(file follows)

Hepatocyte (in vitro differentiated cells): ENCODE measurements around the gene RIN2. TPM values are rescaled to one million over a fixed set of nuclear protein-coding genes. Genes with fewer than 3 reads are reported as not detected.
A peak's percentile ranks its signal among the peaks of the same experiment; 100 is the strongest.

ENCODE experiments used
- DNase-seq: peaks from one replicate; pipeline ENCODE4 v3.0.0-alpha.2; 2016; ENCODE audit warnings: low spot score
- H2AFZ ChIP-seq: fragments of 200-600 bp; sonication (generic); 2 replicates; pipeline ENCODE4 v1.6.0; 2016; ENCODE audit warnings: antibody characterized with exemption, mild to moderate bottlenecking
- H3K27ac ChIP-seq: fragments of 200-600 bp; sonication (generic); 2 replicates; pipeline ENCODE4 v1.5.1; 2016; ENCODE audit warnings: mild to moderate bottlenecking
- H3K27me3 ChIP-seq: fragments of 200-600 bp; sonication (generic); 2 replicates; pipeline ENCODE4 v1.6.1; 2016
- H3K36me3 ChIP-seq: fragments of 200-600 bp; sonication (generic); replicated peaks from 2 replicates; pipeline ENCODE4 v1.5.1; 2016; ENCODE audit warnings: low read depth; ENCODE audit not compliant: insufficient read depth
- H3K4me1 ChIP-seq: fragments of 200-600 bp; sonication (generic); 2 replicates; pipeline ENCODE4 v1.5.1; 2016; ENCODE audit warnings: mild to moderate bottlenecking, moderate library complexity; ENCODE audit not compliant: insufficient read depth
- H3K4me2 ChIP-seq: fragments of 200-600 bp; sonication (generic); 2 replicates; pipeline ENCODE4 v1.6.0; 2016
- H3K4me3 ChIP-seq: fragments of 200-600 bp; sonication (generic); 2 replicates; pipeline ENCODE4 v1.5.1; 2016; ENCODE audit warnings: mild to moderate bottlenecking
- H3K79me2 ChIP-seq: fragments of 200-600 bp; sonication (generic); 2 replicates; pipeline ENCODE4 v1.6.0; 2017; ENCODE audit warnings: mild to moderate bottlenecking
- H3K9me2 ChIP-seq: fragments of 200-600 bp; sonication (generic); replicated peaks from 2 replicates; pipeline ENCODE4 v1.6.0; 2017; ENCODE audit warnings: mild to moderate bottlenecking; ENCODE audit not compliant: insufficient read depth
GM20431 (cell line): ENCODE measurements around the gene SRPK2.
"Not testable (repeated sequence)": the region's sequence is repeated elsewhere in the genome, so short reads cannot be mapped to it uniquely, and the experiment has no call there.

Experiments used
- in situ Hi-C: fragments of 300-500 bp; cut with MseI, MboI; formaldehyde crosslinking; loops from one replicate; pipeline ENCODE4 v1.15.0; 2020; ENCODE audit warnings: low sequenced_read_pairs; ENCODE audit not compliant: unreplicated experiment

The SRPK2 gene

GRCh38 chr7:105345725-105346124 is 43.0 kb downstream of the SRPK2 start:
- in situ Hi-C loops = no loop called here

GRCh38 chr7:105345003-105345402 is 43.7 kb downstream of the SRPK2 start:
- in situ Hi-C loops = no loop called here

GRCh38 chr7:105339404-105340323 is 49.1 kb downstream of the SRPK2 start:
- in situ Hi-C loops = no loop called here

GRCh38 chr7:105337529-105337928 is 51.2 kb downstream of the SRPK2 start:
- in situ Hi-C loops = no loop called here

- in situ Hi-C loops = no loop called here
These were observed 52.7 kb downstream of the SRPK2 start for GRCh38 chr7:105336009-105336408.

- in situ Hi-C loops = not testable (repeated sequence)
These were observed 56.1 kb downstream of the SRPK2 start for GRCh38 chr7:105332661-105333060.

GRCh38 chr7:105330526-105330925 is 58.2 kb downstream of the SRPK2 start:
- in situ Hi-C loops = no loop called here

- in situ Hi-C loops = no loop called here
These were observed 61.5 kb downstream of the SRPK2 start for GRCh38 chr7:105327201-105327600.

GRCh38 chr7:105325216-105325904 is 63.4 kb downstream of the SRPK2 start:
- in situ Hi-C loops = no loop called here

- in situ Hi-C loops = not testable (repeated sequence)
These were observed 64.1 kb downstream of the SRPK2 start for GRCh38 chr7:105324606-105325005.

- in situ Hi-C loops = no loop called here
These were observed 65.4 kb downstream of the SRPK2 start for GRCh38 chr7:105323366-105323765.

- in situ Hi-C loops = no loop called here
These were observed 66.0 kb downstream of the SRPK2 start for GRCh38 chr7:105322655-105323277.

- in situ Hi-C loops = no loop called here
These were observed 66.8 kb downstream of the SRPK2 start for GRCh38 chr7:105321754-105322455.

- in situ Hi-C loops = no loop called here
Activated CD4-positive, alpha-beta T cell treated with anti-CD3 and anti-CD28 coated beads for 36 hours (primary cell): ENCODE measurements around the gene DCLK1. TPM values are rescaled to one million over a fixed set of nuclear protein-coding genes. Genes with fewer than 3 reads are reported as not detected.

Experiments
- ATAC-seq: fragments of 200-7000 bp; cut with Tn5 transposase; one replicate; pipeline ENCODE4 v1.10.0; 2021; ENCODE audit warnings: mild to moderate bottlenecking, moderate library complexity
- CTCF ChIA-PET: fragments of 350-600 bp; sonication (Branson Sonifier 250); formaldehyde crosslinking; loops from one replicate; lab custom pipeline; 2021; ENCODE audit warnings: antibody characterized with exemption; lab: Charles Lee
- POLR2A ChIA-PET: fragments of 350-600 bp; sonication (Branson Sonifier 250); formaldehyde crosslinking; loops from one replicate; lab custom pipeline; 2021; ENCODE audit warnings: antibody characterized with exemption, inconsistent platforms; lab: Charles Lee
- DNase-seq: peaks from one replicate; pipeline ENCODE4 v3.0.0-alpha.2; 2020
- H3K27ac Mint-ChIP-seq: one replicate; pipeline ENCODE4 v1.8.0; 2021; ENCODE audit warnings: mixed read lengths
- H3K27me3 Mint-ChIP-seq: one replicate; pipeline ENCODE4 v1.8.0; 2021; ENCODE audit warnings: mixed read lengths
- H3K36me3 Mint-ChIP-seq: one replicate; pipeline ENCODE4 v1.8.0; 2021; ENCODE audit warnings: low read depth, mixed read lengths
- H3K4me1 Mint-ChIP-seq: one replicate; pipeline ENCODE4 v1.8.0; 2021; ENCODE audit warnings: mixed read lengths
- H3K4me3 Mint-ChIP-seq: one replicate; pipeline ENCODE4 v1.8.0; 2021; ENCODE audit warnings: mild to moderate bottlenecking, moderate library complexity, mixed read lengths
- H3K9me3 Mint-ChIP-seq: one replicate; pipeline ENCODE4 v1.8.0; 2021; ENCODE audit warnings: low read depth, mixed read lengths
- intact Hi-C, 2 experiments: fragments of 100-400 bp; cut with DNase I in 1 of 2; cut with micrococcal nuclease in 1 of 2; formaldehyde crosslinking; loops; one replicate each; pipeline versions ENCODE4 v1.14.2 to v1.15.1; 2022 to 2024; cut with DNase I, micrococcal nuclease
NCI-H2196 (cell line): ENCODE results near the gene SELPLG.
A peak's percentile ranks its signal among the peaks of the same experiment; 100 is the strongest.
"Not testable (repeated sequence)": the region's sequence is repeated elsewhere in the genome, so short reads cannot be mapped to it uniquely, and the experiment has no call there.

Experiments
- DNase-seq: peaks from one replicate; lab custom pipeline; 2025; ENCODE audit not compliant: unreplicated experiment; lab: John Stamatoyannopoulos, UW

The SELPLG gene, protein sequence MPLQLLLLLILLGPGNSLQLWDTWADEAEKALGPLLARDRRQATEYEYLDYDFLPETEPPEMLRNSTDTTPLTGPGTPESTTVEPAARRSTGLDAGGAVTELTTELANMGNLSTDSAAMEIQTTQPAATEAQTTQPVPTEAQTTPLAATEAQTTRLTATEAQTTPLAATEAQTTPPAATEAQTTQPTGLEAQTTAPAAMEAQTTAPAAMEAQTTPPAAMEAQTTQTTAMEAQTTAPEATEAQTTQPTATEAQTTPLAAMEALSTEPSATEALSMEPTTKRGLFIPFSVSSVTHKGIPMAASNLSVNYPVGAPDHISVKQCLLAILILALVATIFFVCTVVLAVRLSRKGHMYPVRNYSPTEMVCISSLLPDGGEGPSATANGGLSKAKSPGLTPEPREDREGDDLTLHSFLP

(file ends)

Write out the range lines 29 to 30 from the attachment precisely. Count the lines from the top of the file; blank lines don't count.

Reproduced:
- in situ Hi-C loops = not testable (repeated sequence)
These were observed 56.1 kb downstream of the SRPK2 start for GRCh38 chr7:105332661-105333060.